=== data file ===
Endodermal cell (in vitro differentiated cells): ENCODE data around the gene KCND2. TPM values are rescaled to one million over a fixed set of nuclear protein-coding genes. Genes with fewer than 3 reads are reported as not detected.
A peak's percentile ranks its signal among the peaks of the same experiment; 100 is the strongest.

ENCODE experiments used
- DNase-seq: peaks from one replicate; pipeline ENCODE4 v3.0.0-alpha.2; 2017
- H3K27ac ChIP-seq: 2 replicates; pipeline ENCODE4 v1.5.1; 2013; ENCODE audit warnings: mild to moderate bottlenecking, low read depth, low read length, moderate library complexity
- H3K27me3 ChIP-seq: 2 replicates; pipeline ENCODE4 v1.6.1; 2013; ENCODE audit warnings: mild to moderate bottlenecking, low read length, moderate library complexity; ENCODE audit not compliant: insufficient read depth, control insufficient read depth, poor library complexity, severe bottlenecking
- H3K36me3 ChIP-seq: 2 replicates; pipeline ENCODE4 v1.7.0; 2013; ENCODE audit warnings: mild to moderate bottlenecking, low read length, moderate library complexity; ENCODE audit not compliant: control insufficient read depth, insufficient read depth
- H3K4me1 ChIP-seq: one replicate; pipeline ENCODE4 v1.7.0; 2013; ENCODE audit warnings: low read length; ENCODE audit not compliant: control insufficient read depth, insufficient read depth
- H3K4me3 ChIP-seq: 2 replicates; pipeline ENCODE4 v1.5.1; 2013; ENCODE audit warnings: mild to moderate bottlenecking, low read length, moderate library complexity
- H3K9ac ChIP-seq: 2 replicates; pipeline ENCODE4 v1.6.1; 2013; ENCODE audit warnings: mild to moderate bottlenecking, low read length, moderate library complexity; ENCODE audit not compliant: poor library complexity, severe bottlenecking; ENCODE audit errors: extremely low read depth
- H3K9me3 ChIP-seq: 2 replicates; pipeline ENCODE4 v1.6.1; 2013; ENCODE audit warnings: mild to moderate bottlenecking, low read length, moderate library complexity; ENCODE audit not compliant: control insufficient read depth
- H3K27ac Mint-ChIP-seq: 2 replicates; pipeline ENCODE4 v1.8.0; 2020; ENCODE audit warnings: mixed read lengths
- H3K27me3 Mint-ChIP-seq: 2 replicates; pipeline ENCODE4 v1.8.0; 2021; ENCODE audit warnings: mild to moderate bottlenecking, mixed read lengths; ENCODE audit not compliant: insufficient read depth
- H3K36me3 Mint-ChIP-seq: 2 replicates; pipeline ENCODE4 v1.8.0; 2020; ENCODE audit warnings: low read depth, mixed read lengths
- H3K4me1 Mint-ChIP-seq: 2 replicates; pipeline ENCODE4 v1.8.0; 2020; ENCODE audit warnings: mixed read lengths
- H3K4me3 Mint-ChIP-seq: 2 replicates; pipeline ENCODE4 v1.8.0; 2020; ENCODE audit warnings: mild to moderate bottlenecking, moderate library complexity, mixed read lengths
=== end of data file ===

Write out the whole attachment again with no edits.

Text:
Endodermal cell (in vitro differentiated cells): ENCODE data around the gene KCND2. TPM values are rescaled to one million over a fixed set of nuclear protein-coding genes. Genes with fewer than 3 reads are reported as not detected.
A peak's percentile ranks its signal among the peaks of the same experiment; 100 is the strongest.

ENCODE experiments used
- DNase-seq: peaks from one replicate; pipeline ENCODE4 v3.0.0-alpha.2; 2017
- H3K27ac ChIP-seq: 2 replicates; pipeline ENCODE4 v1.5.1; 2013; ENCODE audit warnings: mild to moderate bottlenecking, low read depth, low read length, moderate library complexity
- H3K27me3 ChIP-seq: 2 replicates; pipeline ENCODE4 v1.6.1; 2013; ENCODE audit warnings: mild to moderate bottlenecking, low read length, moderate library complexity; ENCODE audit not compliant: insufficient read depth, control insufficient read depth, poor library complexity, severe bottlenecking
- H3K36me3 ChIP-seq: 2 replicates; pipeline ENCODE4 v1.7.0; 2013; ENCODE audit warnings: mild to moderate bottlenecking, low read length, moderate library complexity; ENCODE audit not compliant: control insufficient read depth, insufficient read depth
- H3K4me1 ChIP-seq: one replicate; pipeline ENCODE4 v1.7.0; 2013; ENCODE audit warnings: low read length; ENCODE audit not compliant: control insufficient read depth, insufficient read depth
- H3K4me3 ChIP-seq: 2 replicates; pipeline ENCODE4 v1.5.1; 2013; ENCODE audit warnings: mild to moderate bottlenecking, low read length, moderate library complexity
- H3K9ac ChIP-seq: 2 replicates; pipeline ENCODE4 v1.6.1; 2013; ENCODE audit warnings: mild to moderate bottlenecking, low read length, moderate library complexity; ENCODE audit not compliant: poor library complexity, severe bottlenecking; ENCODE audit errors: extremely low read depth
- H3K9me3 ChIP-seq: 2 replicates; pipeline ENCODE4 v1.6.1; 2013; ENCODE audit warnings: mild to moderate bottlenecking, low read length, moderate library complexity; ENCODE audit not compliant: control insufficient read depth
- H3K27ac Mint-ChIP-seq: 2 replicates; pipeline ENCODE4 v1.8.0; 2020; ENCODE audit warnings: mixed read lengths
- H3K27me3 Mint-ChIP-seq: 2 replicates; pipeline ENCODE4 v1.8.0; 2021; ENCODE audit warnings: mild to moderate bottlenecking, mixed read lengths; ENCODE audit not compliant: insufficient read depth
- H3K36me3 Mint-ChIP-seq: 2 replicates; pipeline ENCODE4 v1.8.0; 2020; ENCODE audit warnings: low read depth, mixed read lengths
- H3K4me1 Mint-ChIP-seq: 2 replicates; pipeline ENCODE4 v1.8.0; 2020; ENCODE audit warnings: mixed read lengths
- H3K4me3 Mint-ChIP-seq: 2 replicates; pipeline ENCODE4 v1.8.0; 2020; ENCODE audit warnings: mild to moderate bottlenecking, moderate library complexity, mixed read lengths